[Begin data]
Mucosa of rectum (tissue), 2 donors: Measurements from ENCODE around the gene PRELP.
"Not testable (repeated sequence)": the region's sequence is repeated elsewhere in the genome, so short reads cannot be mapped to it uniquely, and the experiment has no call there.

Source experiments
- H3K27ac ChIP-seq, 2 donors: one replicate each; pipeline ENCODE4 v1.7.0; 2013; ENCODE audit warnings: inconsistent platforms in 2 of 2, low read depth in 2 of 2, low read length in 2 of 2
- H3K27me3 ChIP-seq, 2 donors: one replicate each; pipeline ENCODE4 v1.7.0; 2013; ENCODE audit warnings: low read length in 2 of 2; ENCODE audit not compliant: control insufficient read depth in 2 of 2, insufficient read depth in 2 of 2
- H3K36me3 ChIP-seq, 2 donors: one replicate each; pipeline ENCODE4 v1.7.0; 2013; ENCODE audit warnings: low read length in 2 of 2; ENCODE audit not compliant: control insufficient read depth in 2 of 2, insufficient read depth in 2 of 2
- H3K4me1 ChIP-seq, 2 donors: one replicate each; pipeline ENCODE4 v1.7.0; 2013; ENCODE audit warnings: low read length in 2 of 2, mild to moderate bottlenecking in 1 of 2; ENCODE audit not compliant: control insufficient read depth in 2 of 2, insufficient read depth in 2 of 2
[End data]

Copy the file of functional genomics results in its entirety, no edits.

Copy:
Mucosa of rectum (tissue), 2 donors: Measurements from ENCODE around the gene PRELP.
"Not testable (repeated sequence)": the region's sequence is repeated elsewhere in the genome, so short reads cannot be mapped to it uniquely, and the experiment has no call there.

Source experiments
- H3K27ac ChIP-seq, 2 donors: one replicate each; pipeline ENCODE4 v1.7.0; 2013; ENCODE audit warnings: inconsistent platforms in 2 of 2, low read depth in 2 of 2, low read length in 2 of 2
- H3K27me3 ChIP-seq, 2 donors: one replicate each; pipeline ENCODE4 v1.7.0; 2013; ENCODE audit warnings: low read length in 2 of 2; ENCODE audit not compliant: control insufficient read depth in 2 of 2, insufficient read depth in 2 of 2
- H3K36me3 ChIP-seq, 2 donors: one replicate each; pipeline ENCODE4 v1.7.0; 2013; ENCODE audit warnings: low read length in 2 of 2; ENCODE audit not compliant: control insufficient read depth in 2 of 2, insufficient read depth in 2 of 2
- H3K4me1 ChIP-seq, 2 donors: one replicate each; pipeline ENCODE4 v1.7.0; 2013; ENCODE audit warnings: low read length in 2 of 2, mild to moderate bottlenecking in 1 of 2; ENCODE audit not compliant: control insufficient read depth in 2 of 2, insufficient read depth in 2 of 2